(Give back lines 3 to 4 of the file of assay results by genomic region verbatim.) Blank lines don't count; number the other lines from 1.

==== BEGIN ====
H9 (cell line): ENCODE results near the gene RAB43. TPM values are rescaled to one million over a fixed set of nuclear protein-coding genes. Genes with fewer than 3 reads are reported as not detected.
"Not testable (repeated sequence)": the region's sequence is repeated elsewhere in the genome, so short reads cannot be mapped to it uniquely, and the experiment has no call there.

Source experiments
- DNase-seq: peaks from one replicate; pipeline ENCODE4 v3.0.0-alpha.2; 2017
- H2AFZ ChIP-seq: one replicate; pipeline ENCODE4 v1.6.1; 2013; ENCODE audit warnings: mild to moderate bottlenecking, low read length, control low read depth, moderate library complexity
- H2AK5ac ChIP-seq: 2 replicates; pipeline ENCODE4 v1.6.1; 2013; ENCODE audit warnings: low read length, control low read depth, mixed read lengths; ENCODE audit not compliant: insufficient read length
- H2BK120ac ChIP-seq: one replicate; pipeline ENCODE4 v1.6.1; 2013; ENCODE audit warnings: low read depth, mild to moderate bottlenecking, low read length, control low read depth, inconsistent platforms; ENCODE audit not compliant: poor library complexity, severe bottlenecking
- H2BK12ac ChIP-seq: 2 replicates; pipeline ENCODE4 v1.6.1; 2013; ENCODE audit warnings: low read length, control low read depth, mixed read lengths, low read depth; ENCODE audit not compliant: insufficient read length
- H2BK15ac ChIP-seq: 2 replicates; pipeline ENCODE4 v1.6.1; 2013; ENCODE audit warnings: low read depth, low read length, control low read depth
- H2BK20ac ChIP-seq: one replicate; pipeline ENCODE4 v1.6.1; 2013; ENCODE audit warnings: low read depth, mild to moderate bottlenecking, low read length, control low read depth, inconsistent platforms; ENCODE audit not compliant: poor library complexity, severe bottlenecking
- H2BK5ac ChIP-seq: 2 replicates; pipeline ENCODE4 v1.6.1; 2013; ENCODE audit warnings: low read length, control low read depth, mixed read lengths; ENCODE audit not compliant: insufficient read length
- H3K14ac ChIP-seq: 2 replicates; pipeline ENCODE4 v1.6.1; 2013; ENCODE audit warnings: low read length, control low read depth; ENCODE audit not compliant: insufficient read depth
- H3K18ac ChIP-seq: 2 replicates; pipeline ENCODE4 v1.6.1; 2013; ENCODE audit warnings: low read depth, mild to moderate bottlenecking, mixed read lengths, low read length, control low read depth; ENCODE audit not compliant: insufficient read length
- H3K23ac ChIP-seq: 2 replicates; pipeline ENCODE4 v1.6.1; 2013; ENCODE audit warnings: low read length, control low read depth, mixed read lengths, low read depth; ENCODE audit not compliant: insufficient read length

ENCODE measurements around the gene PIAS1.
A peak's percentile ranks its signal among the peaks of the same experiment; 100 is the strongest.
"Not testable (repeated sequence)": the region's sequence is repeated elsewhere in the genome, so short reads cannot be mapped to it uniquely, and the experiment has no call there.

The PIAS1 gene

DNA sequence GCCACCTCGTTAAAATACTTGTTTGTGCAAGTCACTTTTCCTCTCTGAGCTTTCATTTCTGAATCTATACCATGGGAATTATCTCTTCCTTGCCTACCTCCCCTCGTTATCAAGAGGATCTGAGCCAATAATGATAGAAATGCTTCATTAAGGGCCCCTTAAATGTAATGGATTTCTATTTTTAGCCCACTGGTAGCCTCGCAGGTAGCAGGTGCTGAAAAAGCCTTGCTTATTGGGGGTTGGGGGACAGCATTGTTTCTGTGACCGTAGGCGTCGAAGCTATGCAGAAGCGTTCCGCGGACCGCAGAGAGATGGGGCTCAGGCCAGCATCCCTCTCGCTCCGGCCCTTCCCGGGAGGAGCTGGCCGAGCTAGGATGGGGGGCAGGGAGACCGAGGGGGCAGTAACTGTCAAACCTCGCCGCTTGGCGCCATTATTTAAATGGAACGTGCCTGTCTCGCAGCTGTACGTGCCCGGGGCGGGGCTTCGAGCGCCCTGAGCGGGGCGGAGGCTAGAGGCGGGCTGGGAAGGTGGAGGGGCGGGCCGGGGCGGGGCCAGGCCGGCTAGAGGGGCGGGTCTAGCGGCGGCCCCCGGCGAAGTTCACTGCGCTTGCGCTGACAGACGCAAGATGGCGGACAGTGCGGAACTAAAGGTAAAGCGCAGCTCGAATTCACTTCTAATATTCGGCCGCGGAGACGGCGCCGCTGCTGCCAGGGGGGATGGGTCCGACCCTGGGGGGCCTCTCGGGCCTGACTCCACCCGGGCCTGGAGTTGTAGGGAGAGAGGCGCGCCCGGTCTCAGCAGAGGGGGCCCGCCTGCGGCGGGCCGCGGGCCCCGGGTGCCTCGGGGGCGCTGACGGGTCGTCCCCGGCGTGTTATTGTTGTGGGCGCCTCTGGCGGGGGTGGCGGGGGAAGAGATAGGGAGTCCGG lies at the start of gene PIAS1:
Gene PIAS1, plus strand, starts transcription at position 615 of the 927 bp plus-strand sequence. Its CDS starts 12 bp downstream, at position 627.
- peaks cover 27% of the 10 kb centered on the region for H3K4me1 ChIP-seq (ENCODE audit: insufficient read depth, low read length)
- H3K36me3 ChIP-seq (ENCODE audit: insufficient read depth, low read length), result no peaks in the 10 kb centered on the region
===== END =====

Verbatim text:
Source experiments
- DNase-seq: peaks from one replicate; pipeline ENCODE4 v3.0.0-alpha.2; 2017